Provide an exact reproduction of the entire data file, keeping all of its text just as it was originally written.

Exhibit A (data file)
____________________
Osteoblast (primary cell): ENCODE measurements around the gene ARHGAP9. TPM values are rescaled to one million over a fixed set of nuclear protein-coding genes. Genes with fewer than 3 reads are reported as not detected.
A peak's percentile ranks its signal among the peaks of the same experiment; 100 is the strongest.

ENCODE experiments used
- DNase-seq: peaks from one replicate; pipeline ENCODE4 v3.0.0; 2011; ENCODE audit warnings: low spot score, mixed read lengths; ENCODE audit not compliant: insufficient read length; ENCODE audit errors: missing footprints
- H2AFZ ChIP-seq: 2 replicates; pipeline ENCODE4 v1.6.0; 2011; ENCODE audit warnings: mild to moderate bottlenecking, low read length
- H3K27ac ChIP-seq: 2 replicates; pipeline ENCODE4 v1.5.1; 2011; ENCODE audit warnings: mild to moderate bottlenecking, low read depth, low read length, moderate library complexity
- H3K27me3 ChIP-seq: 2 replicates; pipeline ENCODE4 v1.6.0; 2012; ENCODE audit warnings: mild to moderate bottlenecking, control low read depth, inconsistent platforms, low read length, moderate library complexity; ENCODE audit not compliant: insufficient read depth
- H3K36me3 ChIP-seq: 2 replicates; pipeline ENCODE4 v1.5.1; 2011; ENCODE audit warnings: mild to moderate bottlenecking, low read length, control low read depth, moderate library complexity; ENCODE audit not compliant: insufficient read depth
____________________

Osteoblast (primary cell): ENCODE measurements around the gene ARHGAP9. TPM values are rescaled to one million over a fixed set of nuclear protein-coding genes. Genes with fewer than 3 reads are reported as not detected.
A peak's percentile ranks its signal among the peaks of the same experiment; 100 is the strongest.

ENCODE experiments used
- DNase-seq: peaks from one replicate; pipeline ENCODE4 v3.0.0; 2011; ENCODE audit warnings: low spot score, mixed read lengths; ENCODE audit not compliant: insufficient read length; ENCODE audit errors: missing footprints
- H2AFZ ChIP-seq: 2 replicates; pipeline ENCODE4 v1.6.0; 2011; ENCODE audit warnings: mild to moderate bottlenecking, low read length
- H3K27ac ChIP-seq: 2 replicates; pipeline ENCODE4 v1.5.1; 2011; ENCODE audit warnings: mild to moderate bottlenecking, low read depth, low read length, moderate library complexity
- H3K27me3 ChIP-seq: 2 replicates; pipeline ENCODE4 v1.6.0; 2012; ENCODE audit warnings: mild to moderate bottlenecking, control low read depth, inconsistent platforms, low read length, moderate library complexity; ENCODE audit not compliant: insufficient read depth
- H3K36me3 ChIP-seq: 2 replicates; pipeline ENCODE4 v1.5.1; 2011; ENCODE audit warnings: mild to moderate bottlenecking, low read length, control low read depth, moderate library complexity; ENCODE audit not compliant: insufficient read depth